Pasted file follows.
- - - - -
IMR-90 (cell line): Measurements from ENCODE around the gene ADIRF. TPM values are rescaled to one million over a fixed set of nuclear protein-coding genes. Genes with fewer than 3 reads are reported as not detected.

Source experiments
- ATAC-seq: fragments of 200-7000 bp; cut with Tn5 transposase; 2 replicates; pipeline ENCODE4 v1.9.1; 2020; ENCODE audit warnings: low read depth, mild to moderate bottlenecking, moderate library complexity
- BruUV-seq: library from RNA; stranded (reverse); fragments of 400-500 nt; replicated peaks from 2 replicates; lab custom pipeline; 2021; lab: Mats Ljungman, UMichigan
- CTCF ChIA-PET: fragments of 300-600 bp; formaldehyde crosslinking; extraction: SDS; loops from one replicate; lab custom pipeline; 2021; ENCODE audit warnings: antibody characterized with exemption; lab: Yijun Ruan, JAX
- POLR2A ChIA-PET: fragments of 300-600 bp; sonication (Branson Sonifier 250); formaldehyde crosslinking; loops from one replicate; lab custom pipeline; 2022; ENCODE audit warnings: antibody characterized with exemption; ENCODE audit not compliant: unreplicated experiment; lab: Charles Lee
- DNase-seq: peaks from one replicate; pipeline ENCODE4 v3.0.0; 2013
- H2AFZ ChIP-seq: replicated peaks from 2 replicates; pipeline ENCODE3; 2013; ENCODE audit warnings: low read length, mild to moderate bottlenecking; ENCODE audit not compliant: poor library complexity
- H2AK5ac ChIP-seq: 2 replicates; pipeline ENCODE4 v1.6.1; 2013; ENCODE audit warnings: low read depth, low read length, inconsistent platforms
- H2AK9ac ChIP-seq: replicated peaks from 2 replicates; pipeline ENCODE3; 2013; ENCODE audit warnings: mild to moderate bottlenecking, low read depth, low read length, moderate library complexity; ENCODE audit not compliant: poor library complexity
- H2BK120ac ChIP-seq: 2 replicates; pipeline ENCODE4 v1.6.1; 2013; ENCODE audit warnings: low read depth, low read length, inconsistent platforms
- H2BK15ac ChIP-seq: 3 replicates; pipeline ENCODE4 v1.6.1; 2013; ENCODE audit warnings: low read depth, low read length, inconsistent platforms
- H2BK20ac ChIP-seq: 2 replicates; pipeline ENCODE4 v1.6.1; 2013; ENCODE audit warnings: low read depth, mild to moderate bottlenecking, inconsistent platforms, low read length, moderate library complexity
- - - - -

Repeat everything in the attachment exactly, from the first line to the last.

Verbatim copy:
IMR-90 (cell line): Measurements from ENCODE around the gene ADIRF. TPM values are rescaled to one million over a fixed set of nuclear protein-coding genes. Genes with fewer than 3 reads are reported as not detected.

Source experiments
- ATAC-seq: fragments of 200-7000 bp; cut with Tn5 transposase; 2 replicates; pipeline ENCODE4 v1.9.1; 2020; ENCODE audit warnings: low read depth, mild to moderate bottlenecking, moderate library complexity
- BruUV-seq: library from RNA; stranded (reverse); fragments of 400-500 nt; replicated peaks from 2 replicates; lab custom pipeline; 2021; lab: Mats Ljungman, UMichigan
- CTCF ChIA-PET: fragments of 300-600 bp; formaldehyde crosslinking; extraction: SDS; loops from one replicate; lab custom pipeline; 2021; ENCODE audit warnings: antibody characterized with exemption; lab: Yijun Ruan, JAX
- POLR2A ChIA-PET: fragments of 300-600 bp; sonication (Branson Sonifier 250); formaldehyde crosslinking; loops from one replicate; lab custom pipeline; 2022; ENCODE audit warnings: antibody characterized with exemption; ENCODE audit not compliant: unreplicated experiment; lab: Charles Lee
- DNase-seq: peaks from one replicate; pipeline ENCODE4 v3.0.0; 2013
- H2AFZ ChIP-seq: replicated peaks from 2 replicates; pipeline ENCODE3; 2013; ENCODE audit warnings: low read length, mild to moderate bottlenecking; ENCODE audit not compliant: poor library complexity
- H2AK5ac ChIP-seq: 2 replicates; pipeline ENCODE4 v1.6.1; 2013; ENCODE audit warnings: low read depth, low read length, inconsistent platforms
- H2AK9ac ChIP-seq: replicated peaks from 2 replicates; pipeline ENCODE3; 2013; ENCODE audit warnings: mild to moderate bottlenecking, low read depth, low read length, moderate library complexity; ENCODE audit not compliant: poor library complexity
- H2BK120ac ChIP-seq: 2 replicates; pipeline ENCODE4 v1.6.1; 2013; ENCODE audit warnings: low read depth, low read length, inconsistent platforms
- H2BK15ac ChIP-seq: 3 replicates; pipeline ENCODE4 v1.6.1; 2013; ENCODE audit warnings: low read depth, low read length, inconsistent platforms
- H2BK20ac ChIP-seq: 2 replicates; pipeline ENCODE4 v1.6.1; 2013; ENCODE audit warnings: low read depth, mild to moderate bottlenecking, inconsistent platforms, low read length, moderate library complexity